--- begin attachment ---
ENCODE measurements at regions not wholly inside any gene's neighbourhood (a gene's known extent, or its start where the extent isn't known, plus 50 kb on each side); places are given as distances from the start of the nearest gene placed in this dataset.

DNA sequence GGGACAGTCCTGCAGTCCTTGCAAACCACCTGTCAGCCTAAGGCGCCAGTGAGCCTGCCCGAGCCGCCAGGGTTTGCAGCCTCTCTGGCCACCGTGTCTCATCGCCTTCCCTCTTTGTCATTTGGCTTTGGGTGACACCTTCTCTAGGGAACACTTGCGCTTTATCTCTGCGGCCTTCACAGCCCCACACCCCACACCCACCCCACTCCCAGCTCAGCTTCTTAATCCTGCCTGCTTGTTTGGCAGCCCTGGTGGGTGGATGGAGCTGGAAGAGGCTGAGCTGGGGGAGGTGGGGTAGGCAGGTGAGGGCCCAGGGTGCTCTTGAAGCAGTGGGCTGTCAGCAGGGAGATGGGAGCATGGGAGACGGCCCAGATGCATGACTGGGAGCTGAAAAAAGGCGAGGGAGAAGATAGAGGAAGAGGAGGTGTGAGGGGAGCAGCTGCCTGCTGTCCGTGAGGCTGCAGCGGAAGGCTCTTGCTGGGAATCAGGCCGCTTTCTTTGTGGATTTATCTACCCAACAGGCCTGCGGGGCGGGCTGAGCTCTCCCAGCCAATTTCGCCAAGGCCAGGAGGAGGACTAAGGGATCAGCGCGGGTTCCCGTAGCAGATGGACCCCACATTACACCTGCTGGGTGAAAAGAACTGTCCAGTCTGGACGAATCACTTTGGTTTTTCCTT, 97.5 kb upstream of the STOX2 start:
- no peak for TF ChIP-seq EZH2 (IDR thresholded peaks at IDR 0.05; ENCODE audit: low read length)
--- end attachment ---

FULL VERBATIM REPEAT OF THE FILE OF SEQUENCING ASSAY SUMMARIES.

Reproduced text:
ENCODE measurements at regions not wholly inside any gene's neighbourhood (a gene's known extent, or its start where the extent isn't known, plus 50 kb on each side); places are given as distances from the start of the nearest gene placed in this dataset.

DNA sequence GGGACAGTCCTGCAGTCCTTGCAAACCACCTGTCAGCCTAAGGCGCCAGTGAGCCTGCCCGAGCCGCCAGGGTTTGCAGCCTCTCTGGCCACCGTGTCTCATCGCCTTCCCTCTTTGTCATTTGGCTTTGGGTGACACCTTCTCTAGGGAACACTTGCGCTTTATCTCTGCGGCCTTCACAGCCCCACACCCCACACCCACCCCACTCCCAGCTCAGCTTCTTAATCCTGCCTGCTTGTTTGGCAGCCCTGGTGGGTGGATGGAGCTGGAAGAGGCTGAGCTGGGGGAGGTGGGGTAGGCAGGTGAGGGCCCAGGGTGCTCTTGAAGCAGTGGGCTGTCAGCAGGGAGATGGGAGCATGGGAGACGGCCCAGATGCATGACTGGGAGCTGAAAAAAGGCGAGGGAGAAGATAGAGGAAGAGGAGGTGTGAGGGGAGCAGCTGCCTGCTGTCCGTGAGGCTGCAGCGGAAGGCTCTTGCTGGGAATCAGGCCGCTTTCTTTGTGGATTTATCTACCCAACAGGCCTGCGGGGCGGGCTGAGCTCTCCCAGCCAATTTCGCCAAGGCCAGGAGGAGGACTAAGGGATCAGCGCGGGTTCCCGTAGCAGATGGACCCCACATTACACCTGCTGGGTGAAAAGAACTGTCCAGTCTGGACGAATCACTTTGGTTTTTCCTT, 97.5 kb upstream of the STOX2 start:
- no peak for TF ChIP-seq EZH2 (IDR thresholded peaks at IDR 0.05; ENCODE audit: low read length)